Baker joined the firm full-time after college and climbed quickly to vice president in wealth management, during which she witnessed the rise and fall of the economy from a choice seat on Wall Street. But by 2011, her writer’s voice could no longer be drowned out by the Pit’s open outcry and she left to be a sports writer on the ground at ESPN’s Grantland, the long-reads sports and pop culture website helmed by Bill Simmons.

Simmons left ESPN in 2015 and the site was shut down not long after. When Simmons started up a new site, The Ringer, in 2016, Baker rejoined him. The Ringer is based in Los Angeles with an office in New York. Baker, however, writes from the comfort of her home in Truckee, California, outside Lake Tahoe, where she and her husband, David Doppelt found solace four years ago after leaving big-time business positions in big time cities — Baker with Goldman Sachs and Doppelt with McKesson Corporation.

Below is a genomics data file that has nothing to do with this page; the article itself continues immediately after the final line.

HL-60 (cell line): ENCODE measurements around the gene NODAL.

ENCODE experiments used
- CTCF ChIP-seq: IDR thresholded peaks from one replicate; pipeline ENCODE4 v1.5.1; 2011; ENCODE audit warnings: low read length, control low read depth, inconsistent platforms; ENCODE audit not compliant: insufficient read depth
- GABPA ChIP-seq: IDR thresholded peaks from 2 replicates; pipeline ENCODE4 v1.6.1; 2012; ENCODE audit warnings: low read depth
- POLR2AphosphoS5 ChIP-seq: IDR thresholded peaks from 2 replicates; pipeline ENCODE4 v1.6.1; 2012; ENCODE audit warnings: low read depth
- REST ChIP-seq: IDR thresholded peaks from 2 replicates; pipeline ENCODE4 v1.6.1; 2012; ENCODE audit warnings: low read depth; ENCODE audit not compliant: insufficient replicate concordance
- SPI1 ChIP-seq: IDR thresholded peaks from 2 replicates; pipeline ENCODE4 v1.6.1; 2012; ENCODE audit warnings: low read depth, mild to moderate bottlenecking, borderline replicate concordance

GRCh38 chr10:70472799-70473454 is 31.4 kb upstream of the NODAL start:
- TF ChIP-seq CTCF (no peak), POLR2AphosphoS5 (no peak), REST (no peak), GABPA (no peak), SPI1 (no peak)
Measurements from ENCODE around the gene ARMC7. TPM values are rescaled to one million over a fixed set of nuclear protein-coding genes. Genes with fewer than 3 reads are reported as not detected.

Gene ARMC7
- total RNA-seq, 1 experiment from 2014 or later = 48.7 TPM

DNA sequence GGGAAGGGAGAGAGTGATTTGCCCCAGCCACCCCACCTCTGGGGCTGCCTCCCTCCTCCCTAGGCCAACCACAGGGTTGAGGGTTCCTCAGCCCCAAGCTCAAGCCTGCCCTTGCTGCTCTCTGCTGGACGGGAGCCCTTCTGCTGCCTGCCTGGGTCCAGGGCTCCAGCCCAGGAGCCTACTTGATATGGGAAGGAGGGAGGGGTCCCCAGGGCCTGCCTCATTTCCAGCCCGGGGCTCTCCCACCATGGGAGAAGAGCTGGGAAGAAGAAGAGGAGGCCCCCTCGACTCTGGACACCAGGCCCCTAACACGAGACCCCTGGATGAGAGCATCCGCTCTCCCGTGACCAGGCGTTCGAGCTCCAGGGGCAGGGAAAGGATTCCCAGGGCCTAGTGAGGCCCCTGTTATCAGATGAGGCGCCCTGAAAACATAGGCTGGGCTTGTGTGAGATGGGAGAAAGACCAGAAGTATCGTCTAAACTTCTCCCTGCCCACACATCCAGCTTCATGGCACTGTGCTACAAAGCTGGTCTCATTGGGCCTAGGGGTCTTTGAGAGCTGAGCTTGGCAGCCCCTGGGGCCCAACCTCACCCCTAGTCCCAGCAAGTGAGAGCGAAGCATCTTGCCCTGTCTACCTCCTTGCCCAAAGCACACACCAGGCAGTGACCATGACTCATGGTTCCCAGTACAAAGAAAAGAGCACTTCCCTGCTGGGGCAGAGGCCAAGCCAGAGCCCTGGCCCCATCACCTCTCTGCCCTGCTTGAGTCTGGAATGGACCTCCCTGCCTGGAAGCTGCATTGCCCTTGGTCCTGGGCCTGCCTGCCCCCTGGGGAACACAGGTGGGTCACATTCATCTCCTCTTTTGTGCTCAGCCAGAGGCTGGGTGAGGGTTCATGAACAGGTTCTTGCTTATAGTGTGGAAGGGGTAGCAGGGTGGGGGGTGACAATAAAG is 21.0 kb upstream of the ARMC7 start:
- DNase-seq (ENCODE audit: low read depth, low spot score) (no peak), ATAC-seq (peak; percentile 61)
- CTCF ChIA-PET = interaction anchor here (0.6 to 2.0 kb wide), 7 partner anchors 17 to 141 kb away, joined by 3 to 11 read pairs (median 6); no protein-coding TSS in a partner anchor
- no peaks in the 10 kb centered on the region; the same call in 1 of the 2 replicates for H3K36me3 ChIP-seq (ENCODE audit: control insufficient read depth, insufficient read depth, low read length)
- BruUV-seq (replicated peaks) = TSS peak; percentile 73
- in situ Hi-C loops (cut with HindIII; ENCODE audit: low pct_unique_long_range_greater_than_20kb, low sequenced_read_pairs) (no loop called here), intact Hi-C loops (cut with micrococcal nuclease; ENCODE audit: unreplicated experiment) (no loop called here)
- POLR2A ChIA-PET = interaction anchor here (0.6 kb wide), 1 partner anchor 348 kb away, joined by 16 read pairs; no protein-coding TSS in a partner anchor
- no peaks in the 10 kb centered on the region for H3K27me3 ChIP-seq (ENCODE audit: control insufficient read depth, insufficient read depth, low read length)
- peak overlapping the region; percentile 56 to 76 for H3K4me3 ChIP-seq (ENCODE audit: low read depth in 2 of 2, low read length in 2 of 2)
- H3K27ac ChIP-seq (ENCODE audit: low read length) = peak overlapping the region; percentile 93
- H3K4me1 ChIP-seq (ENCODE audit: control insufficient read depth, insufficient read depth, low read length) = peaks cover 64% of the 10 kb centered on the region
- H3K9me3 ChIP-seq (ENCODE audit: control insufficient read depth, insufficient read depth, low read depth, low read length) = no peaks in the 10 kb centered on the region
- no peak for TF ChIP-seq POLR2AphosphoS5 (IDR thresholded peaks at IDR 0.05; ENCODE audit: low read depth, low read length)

Doppelt now works as a ski instructor and for the state, while Baker plugs away on her keyboard — reporting on topics such as the 2018 Olympics. They have two sons, Graham, 2, and Malcolm, 4 weeks. They have a Labradoodle named Stanley.

They have fun often, they have made friends, and have settled into a lifestyle that is quite possibly just as idyllic as the one Baker remembers.

To read Baker’s stories at The Ringer or her archived stories at Grantland, go to theringer.com or grantland.com and search for Katie Baker. Follow Baker on Twitter, @katiebakes.